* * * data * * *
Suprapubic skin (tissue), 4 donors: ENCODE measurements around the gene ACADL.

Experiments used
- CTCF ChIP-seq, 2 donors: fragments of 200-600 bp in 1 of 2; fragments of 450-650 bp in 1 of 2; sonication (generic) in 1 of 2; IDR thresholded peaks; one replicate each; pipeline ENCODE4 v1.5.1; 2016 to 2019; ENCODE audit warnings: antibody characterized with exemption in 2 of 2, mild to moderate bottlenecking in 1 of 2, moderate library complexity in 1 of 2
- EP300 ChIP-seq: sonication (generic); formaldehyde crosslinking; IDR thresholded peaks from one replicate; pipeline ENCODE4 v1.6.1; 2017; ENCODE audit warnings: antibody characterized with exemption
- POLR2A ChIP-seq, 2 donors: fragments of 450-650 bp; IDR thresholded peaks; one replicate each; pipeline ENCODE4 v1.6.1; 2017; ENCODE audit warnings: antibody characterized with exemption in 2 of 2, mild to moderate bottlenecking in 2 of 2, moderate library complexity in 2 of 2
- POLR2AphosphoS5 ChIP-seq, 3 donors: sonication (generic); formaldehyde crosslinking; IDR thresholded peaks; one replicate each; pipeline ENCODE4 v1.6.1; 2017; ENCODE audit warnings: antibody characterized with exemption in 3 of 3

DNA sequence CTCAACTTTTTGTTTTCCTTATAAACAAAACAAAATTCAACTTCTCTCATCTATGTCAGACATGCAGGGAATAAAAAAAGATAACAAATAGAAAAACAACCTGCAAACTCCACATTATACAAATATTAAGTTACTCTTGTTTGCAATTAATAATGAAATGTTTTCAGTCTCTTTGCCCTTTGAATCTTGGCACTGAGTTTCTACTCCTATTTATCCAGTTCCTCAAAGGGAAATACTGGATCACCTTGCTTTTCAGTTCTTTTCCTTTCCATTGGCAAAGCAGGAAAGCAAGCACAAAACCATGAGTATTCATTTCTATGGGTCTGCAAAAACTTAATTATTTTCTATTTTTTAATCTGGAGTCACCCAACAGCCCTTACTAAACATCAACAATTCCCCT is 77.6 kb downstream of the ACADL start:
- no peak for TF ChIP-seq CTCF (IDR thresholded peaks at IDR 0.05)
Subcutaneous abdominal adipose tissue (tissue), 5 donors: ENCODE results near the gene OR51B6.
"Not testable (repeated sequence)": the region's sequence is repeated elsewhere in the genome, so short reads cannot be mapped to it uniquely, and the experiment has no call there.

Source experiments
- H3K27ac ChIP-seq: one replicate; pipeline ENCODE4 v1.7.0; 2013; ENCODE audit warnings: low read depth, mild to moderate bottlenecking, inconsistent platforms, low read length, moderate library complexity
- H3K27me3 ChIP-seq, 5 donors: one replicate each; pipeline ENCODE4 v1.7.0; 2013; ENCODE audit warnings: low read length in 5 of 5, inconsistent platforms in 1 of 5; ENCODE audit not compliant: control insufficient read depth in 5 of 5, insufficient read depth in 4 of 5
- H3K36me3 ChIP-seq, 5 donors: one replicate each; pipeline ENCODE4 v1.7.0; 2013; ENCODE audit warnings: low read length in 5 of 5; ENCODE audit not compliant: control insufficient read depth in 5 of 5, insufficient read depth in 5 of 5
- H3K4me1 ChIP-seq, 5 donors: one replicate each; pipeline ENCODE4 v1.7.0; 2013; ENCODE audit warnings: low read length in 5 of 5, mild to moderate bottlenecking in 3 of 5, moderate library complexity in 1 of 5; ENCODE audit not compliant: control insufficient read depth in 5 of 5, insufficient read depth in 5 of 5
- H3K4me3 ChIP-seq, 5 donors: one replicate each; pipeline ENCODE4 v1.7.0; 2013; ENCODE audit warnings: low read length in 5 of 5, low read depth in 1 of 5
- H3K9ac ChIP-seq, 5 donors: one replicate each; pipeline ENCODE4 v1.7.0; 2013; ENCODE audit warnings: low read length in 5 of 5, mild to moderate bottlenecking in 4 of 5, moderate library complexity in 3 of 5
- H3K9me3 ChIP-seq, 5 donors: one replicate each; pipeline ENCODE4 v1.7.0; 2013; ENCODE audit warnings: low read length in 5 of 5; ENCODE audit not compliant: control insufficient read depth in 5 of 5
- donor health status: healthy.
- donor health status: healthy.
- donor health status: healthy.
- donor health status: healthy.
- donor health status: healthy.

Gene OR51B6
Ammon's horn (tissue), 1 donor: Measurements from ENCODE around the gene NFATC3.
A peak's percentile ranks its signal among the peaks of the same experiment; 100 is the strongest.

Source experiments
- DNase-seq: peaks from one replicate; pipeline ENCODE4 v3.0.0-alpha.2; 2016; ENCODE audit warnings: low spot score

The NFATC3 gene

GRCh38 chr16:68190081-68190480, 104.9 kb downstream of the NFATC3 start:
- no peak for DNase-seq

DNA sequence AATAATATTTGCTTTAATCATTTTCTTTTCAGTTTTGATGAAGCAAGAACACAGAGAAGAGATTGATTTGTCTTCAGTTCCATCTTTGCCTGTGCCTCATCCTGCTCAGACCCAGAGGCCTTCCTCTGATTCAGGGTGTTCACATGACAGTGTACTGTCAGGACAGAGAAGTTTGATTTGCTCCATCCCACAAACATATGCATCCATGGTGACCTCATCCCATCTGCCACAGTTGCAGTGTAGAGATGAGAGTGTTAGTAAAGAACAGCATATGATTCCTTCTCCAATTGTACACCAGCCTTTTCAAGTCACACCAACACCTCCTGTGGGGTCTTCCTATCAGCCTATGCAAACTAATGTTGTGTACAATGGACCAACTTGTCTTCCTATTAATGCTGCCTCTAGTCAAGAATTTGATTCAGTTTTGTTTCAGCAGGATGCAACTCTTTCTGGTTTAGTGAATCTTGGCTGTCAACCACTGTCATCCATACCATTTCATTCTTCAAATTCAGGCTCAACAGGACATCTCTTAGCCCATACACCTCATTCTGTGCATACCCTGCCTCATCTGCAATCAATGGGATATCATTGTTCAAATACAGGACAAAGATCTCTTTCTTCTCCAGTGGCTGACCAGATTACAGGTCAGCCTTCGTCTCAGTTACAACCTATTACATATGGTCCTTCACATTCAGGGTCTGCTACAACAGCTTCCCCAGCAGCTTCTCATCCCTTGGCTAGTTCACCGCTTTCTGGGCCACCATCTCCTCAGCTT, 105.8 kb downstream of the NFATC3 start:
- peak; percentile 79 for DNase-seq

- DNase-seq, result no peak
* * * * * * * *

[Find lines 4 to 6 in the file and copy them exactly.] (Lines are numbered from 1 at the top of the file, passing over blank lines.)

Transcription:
- EP300 ChIP-seq: sonication (generic); formaldehyde crosslinking; IDR thresholded peaks from one replicate; pipeline ENCODE4 v1.6.1; 2017; ENCODE audit warnings: antibody characterized with exemption
- POLR2A ChIP-seq, 2 donors: fragments of 450-650 bp; IDR thresholded peaks; one replicate each; pipeline ENCODE4 v1.6.1; 2017; ENCODE audit warnings: antibody characterized with exemption in 2 of 2, mild to moderate bottlenecking in 2 of 2, moderate library complexity in 2 of 2
- POLR2AphosphoS5 ChIP-seq, 3 donors: sonication (generic); formaldehyde crosslinking; IDR thresholded peaks; one replicate each; pipeline ENCODE4 v1.6.1; 2017; ENCODE audit warnings: antibody characterized with exemption in 3 of 3